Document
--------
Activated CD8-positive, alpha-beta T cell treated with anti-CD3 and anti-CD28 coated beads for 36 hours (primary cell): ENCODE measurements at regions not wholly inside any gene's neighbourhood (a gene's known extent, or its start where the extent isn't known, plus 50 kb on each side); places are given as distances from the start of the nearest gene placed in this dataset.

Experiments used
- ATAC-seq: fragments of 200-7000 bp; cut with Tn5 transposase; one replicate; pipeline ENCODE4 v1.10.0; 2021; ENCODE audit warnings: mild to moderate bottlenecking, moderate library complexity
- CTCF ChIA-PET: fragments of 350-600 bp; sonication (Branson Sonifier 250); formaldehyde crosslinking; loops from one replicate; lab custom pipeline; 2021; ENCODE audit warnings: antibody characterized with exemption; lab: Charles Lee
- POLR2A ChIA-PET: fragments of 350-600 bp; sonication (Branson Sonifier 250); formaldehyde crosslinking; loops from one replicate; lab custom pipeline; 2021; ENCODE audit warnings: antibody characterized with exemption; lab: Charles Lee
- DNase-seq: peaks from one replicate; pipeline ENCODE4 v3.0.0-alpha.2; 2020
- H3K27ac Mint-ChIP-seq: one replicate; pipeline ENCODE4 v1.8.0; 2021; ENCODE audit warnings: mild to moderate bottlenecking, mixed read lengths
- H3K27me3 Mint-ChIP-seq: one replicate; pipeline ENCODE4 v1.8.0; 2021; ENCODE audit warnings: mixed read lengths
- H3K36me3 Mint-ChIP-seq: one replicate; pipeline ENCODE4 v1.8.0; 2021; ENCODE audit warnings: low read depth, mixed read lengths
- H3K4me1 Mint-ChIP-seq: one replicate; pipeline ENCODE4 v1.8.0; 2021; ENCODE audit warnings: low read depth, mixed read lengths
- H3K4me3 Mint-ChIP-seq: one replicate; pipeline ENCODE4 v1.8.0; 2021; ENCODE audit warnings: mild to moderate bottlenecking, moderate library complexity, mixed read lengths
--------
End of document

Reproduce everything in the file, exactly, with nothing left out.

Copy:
Activated CD8-positive, alpha-beta T cell treated with anti-CD3 and anti-CD28 coated beads for 36 hours (primary cell): ENCODE measurements at regions not wholly inside any gene's neighbourhood (a gene's known extent, or its start where the extent isn't known, plus 50 kb on each side); places are given as distances from the start of the nearest gene placed in this dataset.

Experiments used
- ATAC-seq: fragments of 200-7000 bp; cut with Tn5 transposase; one replicate; pipeline ENCODE4 v1.10.0; 2021; ENCODE audit warnings: mild to moderate bottlenecking, moderate library complexity
- CTCF ChIA-PET: fragments of 350-600 bp; sonication (Branson Sonifier 250); formaldehyde crosslinking; loops from one replicate; lab custom pipeline; 2021; ENCODE audit warnings: antibody characterized with exemption; lab: Charles Lee
- POLR2A ChIA-PET: fragments of 350-600 bp; sonication (Branson Sonifier 250); formaldehyde crosslinking; loops from one replicate; lab custom pipeline; 2021; ENCODE audit warnings: antibody characterized with exemption; lab: Charles Lee
- DNase-seq: peaks from one replicate; pipeline ENCODE4 v3.0.0-alpha.2; 2020
- H3K27ac Mint-ChIP-seq: one replicate; pipeline ENCODE4 v1.8.0; 2021; ENCODE audit warnings: mild to moderate bottlenecking, mixed read lengths
- H3K27me3 Mint-ChIP-seq: one replicate; pipeline ENCODE4 v1.8.0; 2021; ENCODE audit warnings: mixed read lengths
- H3K36me3 Mint-ChIP-seq: one replicate; pipeline ENCODE4 v1.8.0; 2021; ENCODE audit warnings: low read depth, mixed read lengths
- H3K4me1 Mint-ChIP-seq: one replicate; pipeline ENCODE4 v1.8.0; 2021; ENCODE audit warnings: low read depth, mixed read lengths
- H3K4me3 Mint-ChIP-seq: one replicate; pipeline ENCODE4 v1.8.0; 2021; ENCODE audit warnings: mild to moderate bottlenecking, moderate library complexity, mixed read lengths